It’s been a while since I’ve done any blogging but I’m back now. Up until the lockdown I was travelling quite a bit, but then further travel got shut down, so I have used the extra time afforded me to write my next book. It wasn’t on my ‘to do’ list until next year, and even then it was somewhat speculative, but it is now finished and in the editing phase…so watch this space!
Many observations could be made about these unprecedented times, but one of the things that has struck me most is the way in which people have responded to the pandemic as if death was only invented in February or March of this year. It is obviously perfectly reasonable for people to have concerns about the possibility of them, or their loved ones, dying sooner than they would have otherwise wished, but there has been an overall response, driven, of course, by the perpetual fear-mongering of both governments and the media (there are votes to be had and money to be made during pandemics), almost suggestive that if it wasn’t for Covid then people would not be dying.
There are few absolute certainties in life, but one of them is that we are all going to die. It is, of course, the biggest unmentionable elephant in any room, and only rarely do the citizens of modern western civilisations (it is very different in those countries where imminent death is a daily risk) live as if conscious of the fact that they are, most certainly, one hundred per cent, going to die. Every man, woman and child is living on death row, and nothing could be more important than for people to live in the light of that fact. Yet very few do. Perceived threats of impending possible death will obviously get a response, but outside of that the inevitability of one eventually dying is largely ignored, and kept very carefully away from conscious awareness.
This is really just to prove how accurate the Bible is when one of its writers states that human beings are held in slavery by their fear of death. (Hebrews 2:15) There are always folk of an atheistic bent who relish telling everyone that there is nothing to fear in the ‘nothingness’ that follows death, but they are a very small minority, and even then remain as keen as everyone else to do everything they can to avoid it. People are terrified of dying…end of story!
How very different for us as believers though. I don’t for one moment suggest that we should be in a hurry to die – and I most certainly have concerns as to how it might happen to me – but scripture makes very clear that for us who know the Lord, the best is yet to come. There is nothing for us to fear after death because we will be with Him for all eternity, and that is why our quality of life, irrespective of our circumstances, ought to be so abundant. When Paul says that, having food and clothing, we should be content, this is why. (1 Timothy 6:8) If the best is yet to come, then we have no reason for despair, and even if there is worse for us to come in this life, it will eventually pail into the most complete insignificance and inconsequentiality once we are home with Jesus.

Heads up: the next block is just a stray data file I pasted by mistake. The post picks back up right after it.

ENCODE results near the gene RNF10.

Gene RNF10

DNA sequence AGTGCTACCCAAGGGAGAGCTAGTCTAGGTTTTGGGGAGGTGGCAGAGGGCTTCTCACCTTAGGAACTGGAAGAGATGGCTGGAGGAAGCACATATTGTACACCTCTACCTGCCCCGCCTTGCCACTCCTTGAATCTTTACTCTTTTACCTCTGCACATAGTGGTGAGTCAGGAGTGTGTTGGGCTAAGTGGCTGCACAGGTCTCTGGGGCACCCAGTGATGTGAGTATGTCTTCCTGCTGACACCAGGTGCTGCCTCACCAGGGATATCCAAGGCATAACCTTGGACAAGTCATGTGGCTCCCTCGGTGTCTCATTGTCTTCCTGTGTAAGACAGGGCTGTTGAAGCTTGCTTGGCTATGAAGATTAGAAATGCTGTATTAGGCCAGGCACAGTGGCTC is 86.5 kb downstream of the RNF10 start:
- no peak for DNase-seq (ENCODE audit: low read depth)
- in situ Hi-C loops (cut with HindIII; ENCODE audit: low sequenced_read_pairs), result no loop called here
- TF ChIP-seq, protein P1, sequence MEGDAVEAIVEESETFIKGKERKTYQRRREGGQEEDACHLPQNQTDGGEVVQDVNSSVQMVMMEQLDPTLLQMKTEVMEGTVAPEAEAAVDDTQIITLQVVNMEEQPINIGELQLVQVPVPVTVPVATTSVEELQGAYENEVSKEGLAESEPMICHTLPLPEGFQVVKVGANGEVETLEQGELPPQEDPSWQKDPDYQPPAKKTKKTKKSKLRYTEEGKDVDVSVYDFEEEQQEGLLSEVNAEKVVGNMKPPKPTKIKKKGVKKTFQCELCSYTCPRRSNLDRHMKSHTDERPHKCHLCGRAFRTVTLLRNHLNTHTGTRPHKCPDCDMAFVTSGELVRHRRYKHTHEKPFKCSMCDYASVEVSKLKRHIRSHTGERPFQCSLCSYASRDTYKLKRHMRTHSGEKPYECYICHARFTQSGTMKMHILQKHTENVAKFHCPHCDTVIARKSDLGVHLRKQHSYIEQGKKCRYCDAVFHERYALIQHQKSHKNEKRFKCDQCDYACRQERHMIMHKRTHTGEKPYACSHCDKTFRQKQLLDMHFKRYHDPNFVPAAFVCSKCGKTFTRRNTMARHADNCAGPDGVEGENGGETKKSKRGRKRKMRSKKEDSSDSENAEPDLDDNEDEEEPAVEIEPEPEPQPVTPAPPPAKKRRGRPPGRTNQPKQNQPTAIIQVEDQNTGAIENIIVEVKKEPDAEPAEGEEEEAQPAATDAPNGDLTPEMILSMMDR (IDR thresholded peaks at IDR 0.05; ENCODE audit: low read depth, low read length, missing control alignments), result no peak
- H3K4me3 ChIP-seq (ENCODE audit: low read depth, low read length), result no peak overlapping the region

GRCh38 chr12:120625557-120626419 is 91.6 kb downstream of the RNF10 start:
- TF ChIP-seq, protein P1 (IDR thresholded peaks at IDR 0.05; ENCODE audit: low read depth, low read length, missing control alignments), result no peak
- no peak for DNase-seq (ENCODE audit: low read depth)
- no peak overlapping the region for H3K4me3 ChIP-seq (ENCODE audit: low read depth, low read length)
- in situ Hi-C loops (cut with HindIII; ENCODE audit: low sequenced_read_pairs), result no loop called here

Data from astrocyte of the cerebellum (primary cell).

Unbelievers are terrified of dying, and well they should be. We should, of course, do what we can to show them the way to eternal life, but we know from the Lord Himself that, sadly, the vast majority will reject Him, and remain on the broad road that leads to destruction. But for those of us who do love the Lord, however easy or difficult our lives might be, we know the best is yet to come, and that all will be not only well, but incredible beyond imagination. If we were to think of our lives as a book, then our life down here is merely the front cover. The actual book, the real business, our abundant life, however much or little of it we may or may not experience in this life, only really begins in full when that which so terrifies mankind (that is, death) actually becomes the very best thing that will ever happen to us.
We hang on to life dearly, of course we do, and there is absolutely nothing wrong with that. Indeed, my battle with cancer, along with the fight to also survive the treatment, showed me very clearly how precious my life in this life is. But it also taught me that the very worst that cancer and chemotherapy could do, or anything else for that matter, was to kill me, and in so doing would immediately become my very best. Following the Lord is the ultimate win-win situation to be in.